Formed two billion years ago, this majestic and rugged terrain provides the perfect stopover for people travelling to either the mighty Victoria Falls or the Hwange National Park. The grandeur and stillness of the hills contribute to their hallowed reputation, where many rituals and religious acts are still performed by the native people that once called these rolling hills home.
The thick bush, granite rock formations, river valleys and multitude of wildlife make this park a truly enchanting piece of Africa. This world heritage site, nicknamed ‘baldheads’, boasts an abundance of historic sights and artefacts scattered amongst the vast plains of the reserve.
Strewn with boulders and interspersed with thickets of vegetation, the terrain allows for an array of animals to exist side by side. With over 175 species of birds, 88 mammals and 39 snake varieties on offer, the park prides itself as being one of the best. Matopos is home to the largest concentration of the black eagle in the world and has the densest population of leopard. Both black and white rhino exist in peace in a sheltered and protected area of the park where they are able to flourish in a natural environment.
After you have spent the day taking in everything the Matopos Hills have to offer, spend the evening soaking up the tranquil atmosphere. Listen to the sounds of the surrounding wildlife whilst reflecting on the day’s events.
When to visit
Matopos is a year round holiday destination, with specific activities being seasonal. The dry season is the ideal time to visit and explore the rock formations and is an easier time to track rhinoceroses along the parks many paths. Long hikes through the caves are also a dry season activity, yet the caves are open all year round.
Whilst some parts of Matopos are hard to access after heavy rains, all the main roads can be driven on throughout. The rainy season, or green season as it is affectionately known, provides travellers with a feast for the eyes. With its lush green landscape and full dams, you feel as if the birds are beckoning you to join them for lunch.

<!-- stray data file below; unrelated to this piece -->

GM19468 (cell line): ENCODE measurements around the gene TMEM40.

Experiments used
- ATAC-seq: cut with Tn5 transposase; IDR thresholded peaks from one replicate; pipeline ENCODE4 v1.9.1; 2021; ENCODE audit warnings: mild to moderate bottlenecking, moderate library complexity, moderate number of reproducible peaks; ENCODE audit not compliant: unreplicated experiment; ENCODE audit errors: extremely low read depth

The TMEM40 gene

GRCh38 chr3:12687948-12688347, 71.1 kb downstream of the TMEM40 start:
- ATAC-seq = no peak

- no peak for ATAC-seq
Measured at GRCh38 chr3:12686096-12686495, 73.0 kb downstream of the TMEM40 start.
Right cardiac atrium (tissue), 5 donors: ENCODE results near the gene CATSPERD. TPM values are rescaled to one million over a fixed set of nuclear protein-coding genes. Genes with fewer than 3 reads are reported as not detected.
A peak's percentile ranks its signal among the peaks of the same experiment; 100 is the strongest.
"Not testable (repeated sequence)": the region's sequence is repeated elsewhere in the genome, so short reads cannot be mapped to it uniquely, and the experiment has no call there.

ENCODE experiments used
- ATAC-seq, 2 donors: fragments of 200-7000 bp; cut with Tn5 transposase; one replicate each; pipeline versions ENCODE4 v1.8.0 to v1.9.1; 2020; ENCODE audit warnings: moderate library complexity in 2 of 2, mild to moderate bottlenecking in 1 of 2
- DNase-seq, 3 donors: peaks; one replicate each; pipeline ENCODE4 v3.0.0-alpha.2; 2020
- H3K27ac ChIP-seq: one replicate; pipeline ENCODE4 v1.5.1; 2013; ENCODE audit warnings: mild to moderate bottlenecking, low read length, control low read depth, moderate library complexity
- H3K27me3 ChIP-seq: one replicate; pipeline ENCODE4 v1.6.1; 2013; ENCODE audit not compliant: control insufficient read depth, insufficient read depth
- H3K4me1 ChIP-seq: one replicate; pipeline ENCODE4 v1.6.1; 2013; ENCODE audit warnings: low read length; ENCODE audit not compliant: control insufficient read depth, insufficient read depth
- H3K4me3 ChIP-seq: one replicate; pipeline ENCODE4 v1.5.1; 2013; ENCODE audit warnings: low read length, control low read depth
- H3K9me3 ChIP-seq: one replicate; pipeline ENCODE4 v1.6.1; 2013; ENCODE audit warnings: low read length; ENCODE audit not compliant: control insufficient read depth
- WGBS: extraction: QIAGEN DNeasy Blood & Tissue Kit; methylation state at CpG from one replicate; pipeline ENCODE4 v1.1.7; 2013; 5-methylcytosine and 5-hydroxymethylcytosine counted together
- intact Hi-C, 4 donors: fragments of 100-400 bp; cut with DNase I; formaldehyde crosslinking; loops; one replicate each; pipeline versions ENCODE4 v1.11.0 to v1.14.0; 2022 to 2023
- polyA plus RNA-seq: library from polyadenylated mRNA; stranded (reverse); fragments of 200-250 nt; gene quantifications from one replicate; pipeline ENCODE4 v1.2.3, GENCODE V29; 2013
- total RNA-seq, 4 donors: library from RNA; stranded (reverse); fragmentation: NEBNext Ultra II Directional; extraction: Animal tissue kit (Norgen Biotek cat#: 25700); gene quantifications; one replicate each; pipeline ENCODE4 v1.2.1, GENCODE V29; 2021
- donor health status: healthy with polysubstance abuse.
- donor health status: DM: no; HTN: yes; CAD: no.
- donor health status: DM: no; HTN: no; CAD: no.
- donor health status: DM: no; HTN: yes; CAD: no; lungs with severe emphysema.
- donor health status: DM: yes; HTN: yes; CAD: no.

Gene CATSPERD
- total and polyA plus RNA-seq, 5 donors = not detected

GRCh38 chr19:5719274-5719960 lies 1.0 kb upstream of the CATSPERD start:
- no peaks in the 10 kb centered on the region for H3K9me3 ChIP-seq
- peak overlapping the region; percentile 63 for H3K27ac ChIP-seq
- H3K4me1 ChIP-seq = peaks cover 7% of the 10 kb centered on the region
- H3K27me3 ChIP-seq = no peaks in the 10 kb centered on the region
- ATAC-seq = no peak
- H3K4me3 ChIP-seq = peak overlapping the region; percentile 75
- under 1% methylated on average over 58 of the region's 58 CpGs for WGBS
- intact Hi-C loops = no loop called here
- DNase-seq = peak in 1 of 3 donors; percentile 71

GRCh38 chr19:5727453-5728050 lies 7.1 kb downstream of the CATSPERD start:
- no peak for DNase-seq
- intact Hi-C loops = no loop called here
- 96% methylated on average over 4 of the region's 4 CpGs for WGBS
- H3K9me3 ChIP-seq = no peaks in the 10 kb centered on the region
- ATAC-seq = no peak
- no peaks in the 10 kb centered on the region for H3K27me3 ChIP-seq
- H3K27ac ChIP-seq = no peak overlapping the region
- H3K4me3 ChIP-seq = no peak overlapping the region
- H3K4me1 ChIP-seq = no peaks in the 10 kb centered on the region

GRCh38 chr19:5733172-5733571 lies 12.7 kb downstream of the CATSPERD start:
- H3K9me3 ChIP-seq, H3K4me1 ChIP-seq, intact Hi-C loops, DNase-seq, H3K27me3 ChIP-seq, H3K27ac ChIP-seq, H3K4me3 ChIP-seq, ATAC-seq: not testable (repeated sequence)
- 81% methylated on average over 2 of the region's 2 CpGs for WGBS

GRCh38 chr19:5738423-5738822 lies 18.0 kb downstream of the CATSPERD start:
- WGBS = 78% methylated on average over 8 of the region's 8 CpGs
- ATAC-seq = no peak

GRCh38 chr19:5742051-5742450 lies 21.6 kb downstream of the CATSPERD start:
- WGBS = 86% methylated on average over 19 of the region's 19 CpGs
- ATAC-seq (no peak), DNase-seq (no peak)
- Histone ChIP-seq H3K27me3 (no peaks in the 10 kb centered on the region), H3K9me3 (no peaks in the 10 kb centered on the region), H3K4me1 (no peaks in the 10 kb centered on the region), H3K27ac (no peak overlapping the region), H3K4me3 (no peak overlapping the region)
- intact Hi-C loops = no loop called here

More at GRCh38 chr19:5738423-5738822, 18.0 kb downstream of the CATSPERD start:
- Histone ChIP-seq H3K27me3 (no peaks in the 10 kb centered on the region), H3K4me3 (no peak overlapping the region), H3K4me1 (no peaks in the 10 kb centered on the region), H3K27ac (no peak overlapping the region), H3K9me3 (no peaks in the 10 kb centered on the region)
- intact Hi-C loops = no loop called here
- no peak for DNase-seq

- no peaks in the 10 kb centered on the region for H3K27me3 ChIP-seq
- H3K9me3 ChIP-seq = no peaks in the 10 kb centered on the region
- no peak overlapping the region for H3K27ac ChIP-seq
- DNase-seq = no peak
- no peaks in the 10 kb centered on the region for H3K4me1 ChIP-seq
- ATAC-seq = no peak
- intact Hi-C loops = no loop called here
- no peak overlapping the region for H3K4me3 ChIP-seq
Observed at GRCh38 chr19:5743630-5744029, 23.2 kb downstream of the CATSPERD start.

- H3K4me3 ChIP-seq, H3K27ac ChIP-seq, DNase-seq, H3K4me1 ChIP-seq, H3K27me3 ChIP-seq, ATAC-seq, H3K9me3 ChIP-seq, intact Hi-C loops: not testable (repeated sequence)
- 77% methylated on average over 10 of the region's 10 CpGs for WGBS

Matopos National Park offers its visitors an abundance of activities: from horse riding, fishing, boating along one of the four rivers, canoeing and game viewing including drives and picnics. The park is easily accessible, only a 45 minute drive from Bulawayo, making it the ideal choice for those looking for a safari experience before entering the bustle that is the Victoria Falls.
Matopos Hills is a hiker’s dream, with various routes and tracks available to explore. Due to the lack of elephant and lion within the park, visitors can walk amongst the wild guided and even unguided. Along the way, hikers will come across various crevices and caves, where hundreds of rock paintings still exist. It is a fitting showcase to the San people and their rich heritage that previously existed.
Cecil John Rhodes is buried at the summit Malindidzimu. He referred to the hill as ‘A view of the world’, making it an obvious choice for him to lay rest. His grave has been beautifully carved out of the solid granite that makes up the hills. It is encircled by a natural amphitheatre made up of mighty boulders.
- Formed 2 billion years ago
- Rituals and religious acts still performed by native people
- Home to largest concentration of black eagle and leopard world wide
- Dry season is ideal time to visit the rock formations
- Horse riding, fishing, boating, canoeing and game viewing along the 4 rivers
- Hikers find various routes and tracks to explore Matopos Hills
- TSS Tip: various crevices and caves with hundreds of rock paintings